“First thing we do, let’s kill all the prologues.” ––Shakespeare (hack writer Chip Shakespeare of Schenectady, NY)
Last week we discussed one of those “fiction rules” that begins to get trumpeted about until it gets chiseled in a tablet as an unbreakable command. Here’s one that seems to be developing: No prologues!
You hear this occasionally from agents and even readers. So it behooves us to ask if there’s something to this mushrooming new “rule.”
I think there is––and isn’t.
Let me explain.
First, a definition. A prologue is a scene (or sometimes a group of scenes) that precedes in time the main plot. So the question to ask yourself is, if it isn’t part of the main plot, why am I including it? And why should a reader bother with it?
Some reasons you might include a prologue:
• To start the book with intense action that hooks the reader.
• To set up an intriguing mystery that will pay off later in the book.
• To show a significant incident in the Lead’s life that haunts him in the present.
• To demonstrate the evil deeds of the bad guy, setting up the stakes for the Lead.
What a prologue should not be is merely an excuse to give us backstory, the sort of information about the Lead that can wait to be revealed later. Only if the material in the prologue is absolutely essential, riveting and has real impact on the story, should it be used.
Maybe that’s why agents are suspicious. They see too many prologues that don’t need to be there.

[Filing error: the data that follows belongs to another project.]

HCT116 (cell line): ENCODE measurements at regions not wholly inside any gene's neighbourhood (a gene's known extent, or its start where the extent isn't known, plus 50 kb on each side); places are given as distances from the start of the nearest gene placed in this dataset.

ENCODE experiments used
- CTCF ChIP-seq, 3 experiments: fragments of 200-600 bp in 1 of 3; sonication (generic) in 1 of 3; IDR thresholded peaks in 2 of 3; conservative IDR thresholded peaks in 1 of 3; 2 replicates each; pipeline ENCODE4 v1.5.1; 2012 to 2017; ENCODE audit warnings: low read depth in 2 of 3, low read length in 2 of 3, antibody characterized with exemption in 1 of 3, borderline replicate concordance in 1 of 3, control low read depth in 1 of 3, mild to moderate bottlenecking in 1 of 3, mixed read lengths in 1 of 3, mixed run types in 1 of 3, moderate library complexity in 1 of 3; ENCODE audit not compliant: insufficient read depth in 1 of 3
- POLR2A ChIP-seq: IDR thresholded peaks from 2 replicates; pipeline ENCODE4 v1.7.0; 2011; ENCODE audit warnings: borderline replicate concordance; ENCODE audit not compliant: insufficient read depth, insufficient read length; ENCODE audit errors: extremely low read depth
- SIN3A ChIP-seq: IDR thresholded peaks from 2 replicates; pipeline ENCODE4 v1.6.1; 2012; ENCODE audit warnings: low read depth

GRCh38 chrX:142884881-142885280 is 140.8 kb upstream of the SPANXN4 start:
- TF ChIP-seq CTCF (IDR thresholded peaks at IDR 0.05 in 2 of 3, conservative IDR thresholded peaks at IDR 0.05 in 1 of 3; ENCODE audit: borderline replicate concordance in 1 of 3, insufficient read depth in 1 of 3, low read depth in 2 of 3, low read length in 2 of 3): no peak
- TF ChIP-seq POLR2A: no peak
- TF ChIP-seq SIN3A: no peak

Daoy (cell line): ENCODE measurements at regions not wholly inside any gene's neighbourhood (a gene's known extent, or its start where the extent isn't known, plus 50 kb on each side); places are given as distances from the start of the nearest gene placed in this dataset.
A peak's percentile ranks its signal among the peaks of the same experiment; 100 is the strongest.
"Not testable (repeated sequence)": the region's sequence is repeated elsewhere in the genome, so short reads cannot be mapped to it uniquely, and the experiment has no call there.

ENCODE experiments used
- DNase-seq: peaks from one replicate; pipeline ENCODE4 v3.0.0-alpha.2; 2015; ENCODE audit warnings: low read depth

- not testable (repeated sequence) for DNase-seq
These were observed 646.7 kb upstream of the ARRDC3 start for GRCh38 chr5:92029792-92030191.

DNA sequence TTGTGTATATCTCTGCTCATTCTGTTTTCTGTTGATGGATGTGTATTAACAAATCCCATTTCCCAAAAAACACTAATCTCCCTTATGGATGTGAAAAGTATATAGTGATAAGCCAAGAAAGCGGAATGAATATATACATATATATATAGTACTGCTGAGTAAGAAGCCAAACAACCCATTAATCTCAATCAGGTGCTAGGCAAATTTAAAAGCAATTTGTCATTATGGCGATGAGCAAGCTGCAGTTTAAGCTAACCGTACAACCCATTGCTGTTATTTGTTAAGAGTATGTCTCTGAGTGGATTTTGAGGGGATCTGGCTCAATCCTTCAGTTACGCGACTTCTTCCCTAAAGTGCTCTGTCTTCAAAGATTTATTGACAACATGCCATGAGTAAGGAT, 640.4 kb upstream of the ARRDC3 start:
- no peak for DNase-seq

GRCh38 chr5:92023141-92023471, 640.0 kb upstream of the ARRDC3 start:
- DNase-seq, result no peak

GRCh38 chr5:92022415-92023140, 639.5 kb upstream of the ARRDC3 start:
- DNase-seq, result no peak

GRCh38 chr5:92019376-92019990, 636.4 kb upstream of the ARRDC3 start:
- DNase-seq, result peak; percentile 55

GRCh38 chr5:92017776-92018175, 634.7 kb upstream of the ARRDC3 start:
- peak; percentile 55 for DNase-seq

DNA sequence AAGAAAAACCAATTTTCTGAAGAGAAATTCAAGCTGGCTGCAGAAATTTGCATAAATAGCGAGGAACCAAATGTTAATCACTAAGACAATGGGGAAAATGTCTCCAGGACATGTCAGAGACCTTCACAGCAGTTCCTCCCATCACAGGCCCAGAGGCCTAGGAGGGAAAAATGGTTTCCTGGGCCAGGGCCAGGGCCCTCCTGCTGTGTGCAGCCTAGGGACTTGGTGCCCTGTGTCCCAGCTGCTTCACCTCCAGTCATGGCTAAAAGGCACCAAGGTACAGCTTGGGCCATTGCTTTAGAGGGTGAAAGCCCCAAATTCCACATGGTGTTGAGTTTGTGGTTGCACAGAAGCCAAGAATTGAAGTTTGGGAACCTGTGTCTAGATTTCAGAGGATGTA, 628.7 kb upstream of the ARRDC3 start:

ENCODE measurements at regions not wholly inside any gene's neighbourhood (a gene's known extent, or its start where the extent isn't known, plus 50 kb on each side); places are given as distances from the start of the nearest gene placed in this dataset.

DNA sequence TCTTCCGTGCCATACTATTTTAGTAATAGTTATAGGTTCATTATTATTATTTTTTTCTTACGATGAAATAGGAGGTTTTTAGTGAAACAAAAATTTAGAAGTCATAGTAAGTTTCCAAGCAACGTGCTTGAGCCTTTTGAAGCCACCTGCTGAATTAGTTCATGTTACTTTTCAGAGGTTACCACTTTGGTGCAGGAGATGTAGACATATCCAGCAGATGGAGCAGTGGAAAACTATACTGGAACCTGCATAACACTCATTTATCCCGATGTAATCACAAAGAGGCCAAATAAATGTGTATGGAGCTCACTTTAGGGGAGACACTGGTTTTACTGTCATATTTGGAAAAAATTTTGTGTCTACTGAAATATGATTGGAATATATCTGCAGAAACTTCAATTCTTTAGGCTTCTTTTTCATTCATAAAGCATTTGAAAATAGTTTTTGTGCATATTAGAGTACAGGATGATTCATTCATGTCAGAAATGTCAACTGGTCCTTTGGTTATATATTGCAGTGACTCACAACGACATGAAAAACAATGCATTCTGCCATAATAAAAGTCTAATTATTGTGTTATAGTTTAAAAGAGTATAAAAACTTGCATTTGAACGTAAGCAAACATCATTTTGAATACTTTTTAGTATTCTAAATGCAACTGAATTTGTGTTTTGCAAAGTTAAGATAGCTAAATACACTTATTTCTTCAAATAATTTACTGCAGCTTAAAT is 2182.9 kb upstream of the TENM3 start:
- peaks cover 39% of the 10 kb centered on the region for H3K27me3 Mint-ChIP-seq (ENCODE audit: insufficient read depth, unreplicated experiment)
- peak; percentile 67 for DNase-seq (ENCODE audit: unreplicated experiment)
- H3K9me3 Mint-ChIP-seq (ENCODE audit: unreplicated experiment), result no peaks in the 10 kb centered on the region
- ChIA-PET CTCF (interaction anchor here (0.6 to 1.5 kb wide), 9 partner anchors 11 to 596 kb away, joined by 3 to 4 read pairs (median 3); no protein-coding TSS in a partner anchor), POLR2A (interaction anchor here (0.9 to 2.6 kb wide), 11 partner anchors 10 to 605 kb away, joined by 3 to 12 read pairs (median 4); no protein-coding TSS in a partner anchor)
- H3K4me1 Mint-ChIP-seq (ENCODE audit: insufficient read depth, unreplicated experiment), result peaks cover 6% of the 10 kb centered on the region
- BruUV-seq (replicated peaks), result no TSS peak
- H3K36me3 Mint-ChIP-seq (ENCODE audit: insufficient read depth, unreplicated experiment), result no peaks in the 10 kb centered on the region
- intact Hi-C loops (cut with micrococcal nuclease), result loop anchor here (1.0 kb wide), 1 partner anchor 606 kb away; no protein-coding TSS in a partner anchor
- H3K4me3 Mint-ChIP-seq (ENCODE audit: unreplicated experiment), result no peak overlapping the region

Some readers report that they skip prologues. Why would they do that? Perhaps because it seems to them that it’s just setup information and they want to get right on to the story.
So what should you do if you’ve got a great prologue that makes sense? That accomplishes just what it’s suppose to?
Should you give up and bow to the blanket rule that you should never use a prologue? I don’t think so.
Instead, be deceptive.
That’s right. I said deceptive. You’re a fiction writer, after all. That’s what you do.
So here is a simple strategy: never label a prologue as “Prologue.” That’s an invitation for a reader, not to mention an agent or editor, to skip this part or toss aside the manuscript.
Instead, if it’s in the long past, you can start with a date stamp, like this:
November 22, 1963
Or you can simply decide to call it “Chapter One.”
Another option is simply not to put anything at all. I like this move. You just go halfway down the page and start your scene. Then, you can number the next scene as Chapter One. This was the strategy used by Harlan Coben in Tell No One. There is no call out that the book opens with a prologue. It simply gives us a riveting scene about a husband losing his wife and getting knocked out. Then, the next scene is headed:
Eight Years Later
But Coben wrote such a great opening scene that you don’t stop and say, “Hey! He fooled me! That was a prologue! I want my money back!”
So here’s my bottom line advice. Don’t start with a prologue unless you have an absolutely clear reason for doing so. Make it short, too, unless you can justify the longer opening––as in, say, Mystic River, where the opening scenes, in the long past, are essential to understanding the plot as it unfolds. Dennis Lehane knew what he was doing.
Make sure you do, too, and then just don’t call it a “Prologue.” Problem solved.
Or is it? Do you tend to be let down if you see the word Prologue at the beginning of the book? Do you care? Is “Kill the Prologues” one “rule” we should nip in the bud?